The Bulldogs have not lost the faceoff battle since Cornell’s Paul Rasimowicz went 16-for-27 against Yale more than two months ago. At that point, the Bulldogs were on a five-game winning streak, which followed their season-opening 10-9 loss to Villanova in Dallas.

Also back then, Mackie was on the mend, after a sprained wrist had hindered him early in the season.

“Conor was nicked up and trying to fight through it, and he was facing some pretty good [opponents],” said first-year assistant coach Tom Compitello, referring to the likes of Bryant’s Kenna Massa, Rasimonicz and Noah Rak of UMass, each of whom got the best of Mackie during the season’s first six games.

Compitello also noted that Yale’s late-starting preseason — the Ivy League mandates that practice doesn’t start until Feb. 1, three weeks after most Division I teams are underway — didn’t help Mackie.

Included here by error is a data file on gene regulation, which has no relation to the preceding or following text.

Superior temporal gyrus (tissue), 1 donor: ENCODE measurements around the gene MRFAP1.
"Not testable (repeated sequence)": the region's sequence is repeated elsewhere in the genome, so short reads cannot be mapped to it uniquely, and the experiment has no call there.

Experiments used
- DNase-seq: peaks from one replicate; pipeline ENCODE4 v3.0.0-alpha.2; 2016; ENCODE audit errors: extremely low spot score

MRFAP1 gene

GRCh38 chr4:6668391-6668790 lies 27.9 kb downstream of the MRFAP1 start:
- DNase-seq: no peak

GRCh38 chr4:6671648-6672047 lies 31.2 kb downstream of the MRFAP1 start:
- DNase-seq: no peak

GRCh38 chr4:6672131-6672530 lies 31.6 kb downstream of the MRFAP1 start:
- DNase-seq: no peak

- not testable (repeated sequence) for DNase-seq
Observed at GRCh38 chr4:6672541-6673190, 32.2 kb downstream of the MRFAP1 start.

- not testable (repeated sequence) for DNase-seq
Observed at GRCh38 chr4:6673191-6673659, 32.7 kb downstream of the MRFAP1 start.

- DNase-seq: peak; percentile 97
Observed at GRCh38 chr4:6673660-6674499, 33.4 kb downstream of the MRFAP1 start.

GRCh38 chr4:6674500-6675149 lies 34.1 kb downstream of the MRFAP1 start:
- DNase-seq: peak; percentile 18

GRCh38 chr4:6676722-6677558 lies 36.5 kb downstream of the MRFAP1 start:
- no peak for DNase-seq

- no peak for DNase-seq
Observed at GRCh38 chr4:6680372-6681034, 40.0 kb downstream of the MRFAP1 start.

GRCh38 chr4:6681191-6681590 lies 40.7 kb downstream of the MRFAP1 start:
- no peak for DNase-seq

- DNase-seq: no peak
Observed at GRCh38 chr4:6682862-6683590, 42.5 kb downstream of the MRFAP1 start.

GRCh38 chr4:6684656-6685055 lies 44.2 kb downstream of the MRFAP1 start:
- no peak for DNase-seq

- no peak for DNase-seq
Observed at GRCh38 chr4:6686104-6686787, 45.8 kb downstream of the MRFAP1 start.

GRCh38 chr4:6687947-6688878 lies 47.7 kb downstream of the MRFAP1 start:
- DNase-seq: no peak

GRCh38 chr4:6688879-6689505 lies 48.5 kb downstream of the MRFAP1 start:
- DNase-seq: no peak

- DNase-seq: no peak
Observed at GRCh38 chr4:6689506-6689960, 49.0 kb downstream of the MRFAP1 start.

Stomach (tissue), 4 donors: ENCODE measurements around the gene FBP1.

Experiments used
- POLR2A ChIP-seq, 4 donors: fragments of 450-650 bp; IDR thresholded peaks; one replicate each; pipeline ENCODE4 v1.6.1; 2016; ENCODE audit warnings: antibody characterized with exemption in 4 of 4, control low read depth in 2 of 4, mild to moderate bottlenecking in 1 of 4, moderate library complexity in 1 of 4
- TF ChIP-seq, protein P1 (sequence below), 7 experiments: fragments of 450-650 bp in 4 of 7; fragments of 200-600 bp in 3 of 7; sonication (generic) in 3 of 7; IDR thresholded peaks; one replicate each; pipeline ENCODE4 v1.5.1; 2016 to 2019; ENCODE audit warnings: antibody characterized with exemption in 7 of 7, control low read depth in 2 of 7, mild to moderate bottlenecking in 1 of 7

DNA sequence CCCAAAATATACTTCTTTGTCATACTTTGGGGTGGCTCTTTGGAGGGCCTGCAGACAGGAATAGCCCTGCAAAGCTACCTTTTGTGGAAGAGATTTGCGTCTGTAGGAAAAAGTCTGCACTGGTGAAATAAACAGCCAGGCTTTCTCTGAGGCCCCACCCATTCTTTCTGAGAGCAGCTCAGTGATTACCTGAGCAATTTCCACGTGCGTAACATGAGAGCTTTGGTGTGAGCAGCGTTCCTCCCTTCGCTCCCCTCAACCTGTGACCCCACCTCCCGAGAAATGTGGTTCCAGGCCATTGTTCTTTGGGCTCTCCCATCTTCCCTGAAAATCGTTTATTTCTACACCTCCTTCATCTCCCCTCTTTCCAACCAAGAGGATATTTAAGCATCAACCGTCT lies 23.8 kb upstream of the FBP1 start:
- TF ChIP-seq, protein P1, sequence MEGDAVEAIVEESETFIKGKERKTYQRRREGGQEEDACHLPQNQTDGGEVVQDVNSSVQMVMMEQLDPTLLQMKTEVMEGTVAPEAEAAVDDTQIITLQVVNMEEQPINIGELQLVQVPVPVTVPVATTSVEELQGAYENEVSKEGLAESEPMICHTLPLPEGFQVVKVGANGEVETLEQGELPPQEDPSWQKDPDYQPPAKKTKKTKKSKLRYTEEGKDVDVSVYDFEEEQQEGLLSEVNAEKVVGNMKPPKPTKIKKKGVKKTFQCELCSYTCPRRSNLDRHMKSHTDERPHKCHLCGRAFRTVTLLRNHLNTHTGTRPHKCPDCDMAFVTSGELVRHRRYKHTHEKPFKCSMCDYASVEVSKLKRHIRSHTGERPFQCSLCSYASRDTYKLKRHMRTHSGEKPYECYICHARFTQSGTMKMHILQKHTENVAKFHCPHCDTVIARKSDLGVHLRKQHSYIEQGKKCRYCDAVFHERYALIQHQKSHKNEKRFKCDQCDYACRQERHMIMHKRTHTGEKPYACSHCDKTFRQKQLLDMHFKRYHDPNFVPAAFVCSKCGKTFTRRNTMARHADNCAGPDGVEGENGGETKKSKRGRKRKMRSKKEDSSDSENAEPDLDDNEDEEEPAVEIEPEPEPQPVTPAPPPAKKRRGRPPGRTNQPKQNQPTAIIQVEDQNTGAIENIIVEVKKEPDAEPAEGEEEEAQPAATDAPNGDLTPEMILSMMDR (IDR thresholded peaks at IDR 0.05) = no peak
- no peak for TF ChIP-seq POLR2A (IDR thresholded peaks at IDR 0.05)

“But the No. 1 thing about Conor this year has been his willingness to really work on the details and nuances of his position and incorporate that into his game-day preparation,” Compitello added. “We’ve gotten him to slow down a bit, take a half a breath, figure out the best way out [of a draw battle]. He’s an emotional kid who wants to win every faceoff. You don’t have to change your tempo by being impatient. Stay in the flow and let your wings help you win it.”